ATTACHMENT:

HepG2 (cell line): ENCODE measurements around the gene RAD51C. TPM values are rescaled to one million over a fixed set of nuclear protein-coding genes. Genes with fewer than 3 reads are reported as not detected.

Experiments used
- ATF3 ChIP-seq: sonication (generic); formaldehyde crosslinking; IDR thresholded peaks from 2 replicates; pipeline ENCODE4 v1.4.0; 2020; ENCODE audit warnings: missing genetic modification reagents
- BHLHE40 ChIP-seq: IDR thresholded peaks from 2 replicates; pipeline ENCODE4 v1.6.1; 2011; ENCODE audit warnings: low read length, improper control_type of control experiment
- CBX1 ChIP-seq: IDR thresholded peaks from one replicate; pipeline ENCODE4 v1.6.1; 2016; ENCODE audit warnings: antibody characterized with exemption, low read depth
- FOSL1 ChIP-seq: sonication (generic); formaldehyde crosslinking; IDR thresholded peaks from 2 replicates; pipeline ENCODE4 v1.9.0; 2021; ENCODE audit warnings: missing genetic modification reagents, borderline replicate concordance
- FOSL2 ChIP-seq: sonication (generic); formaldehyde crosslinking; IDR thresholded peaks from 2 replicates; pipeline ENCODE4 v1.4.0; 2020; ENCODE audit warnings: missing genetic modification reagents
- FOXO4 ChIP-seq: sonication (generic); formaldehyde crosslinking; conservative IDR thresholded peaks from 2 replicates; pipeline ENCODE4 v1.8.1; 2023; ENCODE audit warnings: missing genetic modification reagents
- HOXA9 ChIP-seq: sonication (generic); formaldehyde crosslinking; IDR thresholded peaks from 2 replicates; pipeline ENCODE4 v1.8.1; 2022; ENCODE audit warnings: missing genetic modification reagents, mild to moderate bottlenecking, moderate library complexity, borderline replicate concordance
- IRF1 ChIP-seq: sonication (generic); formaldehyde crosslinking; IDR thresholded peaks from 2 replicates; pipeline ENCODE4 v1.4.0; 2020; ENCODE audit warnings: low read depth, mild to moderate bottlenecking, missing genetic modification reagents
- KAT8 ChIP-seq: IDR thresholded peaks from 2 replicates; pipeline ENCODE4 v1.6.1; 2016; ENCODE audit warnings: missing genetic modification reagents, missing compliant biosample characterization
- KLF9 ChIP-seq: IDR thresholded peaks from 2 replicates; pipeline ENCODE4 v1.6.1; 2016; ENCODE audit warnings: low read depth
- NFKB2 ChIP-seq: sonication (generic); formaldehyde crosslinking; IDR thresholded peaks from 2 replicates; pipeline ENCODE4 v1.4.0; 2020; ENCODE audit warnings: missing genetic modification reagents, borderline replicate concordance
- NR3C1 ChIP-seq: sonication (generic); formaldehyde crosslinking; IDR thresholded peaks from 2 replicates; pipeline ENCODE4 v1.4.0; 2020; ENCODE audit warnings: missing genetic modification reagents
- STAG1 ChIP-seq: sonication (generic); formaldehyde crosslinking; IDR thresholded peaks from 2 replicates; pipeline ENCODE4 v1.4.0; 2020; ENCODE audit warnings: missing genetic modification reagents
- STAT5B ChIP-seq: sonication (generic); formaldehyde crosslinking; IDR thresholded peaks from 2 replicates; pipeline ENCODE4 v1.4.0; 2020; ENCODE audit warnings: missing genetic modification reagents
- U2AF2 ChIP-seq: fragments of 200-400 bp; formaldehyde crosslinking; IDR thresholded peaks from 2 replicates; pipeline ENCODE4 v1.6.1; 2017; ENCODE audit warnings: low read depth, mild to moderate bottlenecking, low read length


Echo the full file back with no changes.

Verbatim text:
HepG2 (cell line): ENCODE measurements around the gene RAD51C. TPM values are rescaled to one million over a fixed set of nuclear protein-coding genes. Genes with fewer than 3 reads are reported as not detected.

Experiments used
- ATF3 ChIP-seq: sonication (generic); formaldehyde crosslinking; IDR thresholded peaks from 2 replicates; pipeline ENCODE4 v1.4.0; 2020; ENCODE audit warnings: missing genetic modification reagents
- BHLHE40 ChIP-seq: IDR thresholded peaks from 2 replicates; pipeline ENCODE4 v1.6.1; 2011; ENCODE audit warnings: low read length, improper control_type of control experiment
- CBX1 ChIP-seq: IDR thresholded peaks from one replicate; pipeline ENCODE4 v1.6.1; 2016; ENCODE audit warnings: antibody characterized with exemption, low read depth
- FOSL1 ChIP-seq: sonication (generic); formaldehyde crosslinking; IDR thresholded peaks from 2 replicates; pipeline ENCODE4 v1.9.0; 2021; ENCODE audit warnings: missing genetic modification reagents, borderline replicate concordance
- FOSL2 ChIP-seq: sonication (generic); formaldehyde crosslinking; IDR thresholded peaks from 2 replicates; pipeline ENCODE4 v1.4.0; 2020; ENCODE audit warnings: missing genetic modification reagents
- FOXO4 ChIP-seq: sonication (generic); formaldehyde crosslinking; conservative IDR thresholded peaks from 2 replicates; pipeline ENCODE4 v1.8.1; 2023; ENCODE audit warnings: missing genetic modification reagents
- HOXA9 ChIP-seq: sonication (generic); formaldehyde crosslinking; IDR thresholded peaks from 2 replicates; pipeline ENCODE4 v1.8.1; 2022; ENCODE audit warnings: missing genetic modification reagents, mild to moderate bottlenecking, moderate library complexity, borderline replicate concordance
- IRF1 ChIP-seq: sonication (generic); formaldehyde crosslinking; IDR thresholded peaks from 2 replicates; pipeline ENCODE4 v1.4.0; 2020; ENCODE audit warnings: low read depth, mild to moderate bottlenecking, missing genetic modification reagents
- KAT8 ChIP-seq: IDR thresholded peaks from 2 replicates; pipeline ENCODE4 v1.6.1; 2016; ENCODE audit warnings: missing genetic modification reagents, missing compliant biosample characterization
- KLF9 ChIP-seq: IDR thresholded peaks from 2 replicates; pipeline ENCODE4 v1.6.1; 2016; ENCODE audit warnings: low read depth
- NFKB2 ChIP-seq: sonication (generic); formaldehyde crosslinking; IDR thresholded peaks from 2 replicates; pipeline ENCODE4 v1.4.0; 2020; ENCODE audit warnings: missing genetic modification reagents, borderline replicate concordance
- NR3C1 ChIP-seq: sonication (generic); formaldehyde crosslinking; IDR thresholded peaks from 2 replicates; pipeline ENCODE4 v1.4.0; 2020; ENCODE audit warnings: missing genetic modification reagents
- STAG1 ChIP-seq: sonication (generic); formaldehyde crosslinking; IDR thresholded peaks from 2 replicates; pipeline ENCODE4 v1.4.0; 2020; ENCODE audit warnings: missing genetic modification reagents
- STAT5B ChIP-seq: sonication (generic); formaldehyde crosslinking; IDR thresholded peaks from 2 replicates; pipeline ENCODE4 v1.4.0; 2020; ENCODE audit warnings: missing genetic modification reagents
- U2AF2 ChIP-seq: fragments of 200-400 bp; formaldehyde crosslinking; IDR thresholded peaks from 2 replicates; pipeline ENCODE4 v1.6.1; 2017; ENCODE audit warnings: low read depth, mild to moderate bottlenecking, low read length